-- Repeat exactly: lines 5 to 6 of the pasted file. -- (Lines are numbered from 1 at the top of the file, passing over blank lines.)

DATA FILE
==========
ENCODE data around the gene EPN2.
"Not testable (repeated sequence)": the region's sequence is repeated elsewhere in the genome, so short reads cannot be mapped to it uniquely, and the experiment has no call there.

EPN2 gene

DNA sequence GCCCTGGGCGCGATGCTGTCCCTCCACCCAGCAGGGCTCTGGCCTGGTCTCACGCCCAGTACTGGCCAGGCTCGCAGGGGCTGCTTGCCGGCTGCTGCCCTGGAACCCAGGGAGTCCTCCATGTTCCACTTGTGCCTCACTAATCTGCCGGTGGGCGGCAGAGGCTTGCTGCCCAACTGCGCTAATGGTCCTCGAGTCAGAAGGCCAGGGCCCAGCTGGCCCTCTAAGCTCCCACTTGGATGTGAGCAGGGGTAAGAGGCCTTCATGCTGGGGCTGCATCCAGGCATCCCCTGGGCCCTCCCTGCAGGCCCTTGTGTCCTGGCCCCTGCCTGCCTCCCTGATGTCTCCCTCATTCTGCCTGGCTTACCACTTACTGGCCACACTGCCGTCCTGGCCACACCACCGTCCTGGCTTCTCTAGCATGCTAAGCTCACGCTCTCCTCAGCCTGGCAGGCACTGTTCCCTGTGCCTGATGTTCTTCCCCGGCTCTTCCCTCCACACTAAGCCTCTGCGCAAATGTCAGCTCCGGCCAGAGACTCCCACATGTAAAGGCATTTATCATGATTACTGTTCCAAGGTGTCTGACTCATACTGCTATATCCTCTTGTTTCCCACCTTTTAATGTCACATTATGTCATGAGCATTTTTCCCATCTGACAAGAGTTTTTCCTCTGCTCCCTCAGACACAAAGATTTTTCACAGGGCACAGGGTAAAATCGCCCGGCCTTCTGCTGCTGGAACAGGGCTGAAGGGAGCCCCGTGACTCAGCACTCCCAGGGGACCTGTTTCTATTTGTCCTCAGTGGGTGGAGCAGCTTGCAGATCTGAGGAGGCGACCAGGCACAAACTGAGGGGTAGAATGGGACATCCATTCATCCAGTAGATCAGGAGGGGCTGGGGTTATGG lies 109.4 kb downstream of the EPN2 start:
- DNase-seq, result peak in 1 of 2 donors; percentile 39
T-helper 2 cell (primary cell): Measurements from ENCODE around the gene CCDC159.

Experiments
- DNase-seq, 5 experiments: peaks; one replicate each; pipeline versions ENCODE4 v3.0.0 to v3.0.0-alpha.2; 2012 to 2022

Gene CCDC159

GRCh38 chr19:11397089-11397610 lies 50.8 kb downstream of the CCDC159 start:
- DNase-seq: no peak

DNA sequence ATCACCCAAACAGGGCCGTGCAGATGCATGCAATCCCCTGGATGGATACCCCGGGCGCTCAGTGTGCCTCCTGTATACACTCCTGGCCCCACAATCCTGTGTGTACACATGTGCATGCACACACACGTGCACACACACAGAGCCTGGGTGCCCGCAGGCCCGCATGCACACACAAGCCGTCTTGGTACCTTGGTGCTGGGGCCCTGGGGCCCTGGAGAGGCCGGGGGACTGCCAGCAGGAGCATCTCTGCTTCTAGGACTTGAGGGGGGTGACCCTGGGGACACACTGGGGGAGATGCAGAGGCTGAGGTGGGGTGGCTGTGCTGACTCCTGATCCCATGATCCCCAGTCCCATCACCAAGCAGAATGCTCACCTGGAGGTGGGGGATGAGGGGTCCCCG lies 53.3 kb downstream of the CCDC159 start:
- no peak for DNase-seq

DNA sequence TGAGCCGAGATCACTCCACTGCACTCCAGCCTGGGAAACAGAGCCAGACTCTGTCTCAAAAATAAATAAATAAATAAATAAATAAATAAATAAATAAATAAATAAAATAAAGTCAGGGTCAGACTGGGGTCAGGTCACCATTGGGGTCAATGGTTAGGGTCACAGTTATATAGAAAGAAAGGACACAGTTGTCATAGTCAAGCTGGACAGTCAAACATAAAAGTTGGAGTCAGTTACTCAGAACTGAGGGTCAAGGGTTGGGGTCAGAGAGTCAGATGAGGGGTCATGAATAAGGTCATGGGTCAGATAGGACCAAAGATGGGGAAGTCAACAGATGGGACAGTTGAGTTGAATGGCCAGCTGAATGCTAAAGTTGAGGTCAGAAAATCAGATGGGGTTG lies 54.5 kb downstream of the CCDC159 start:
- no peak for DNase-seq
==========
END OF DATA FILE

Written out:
- DNase-seq, result peak in 1 of 2 donors; percentile 39
T-helper 2 cell (primary cell): Measurements from ENCODE around the gene CCDC159.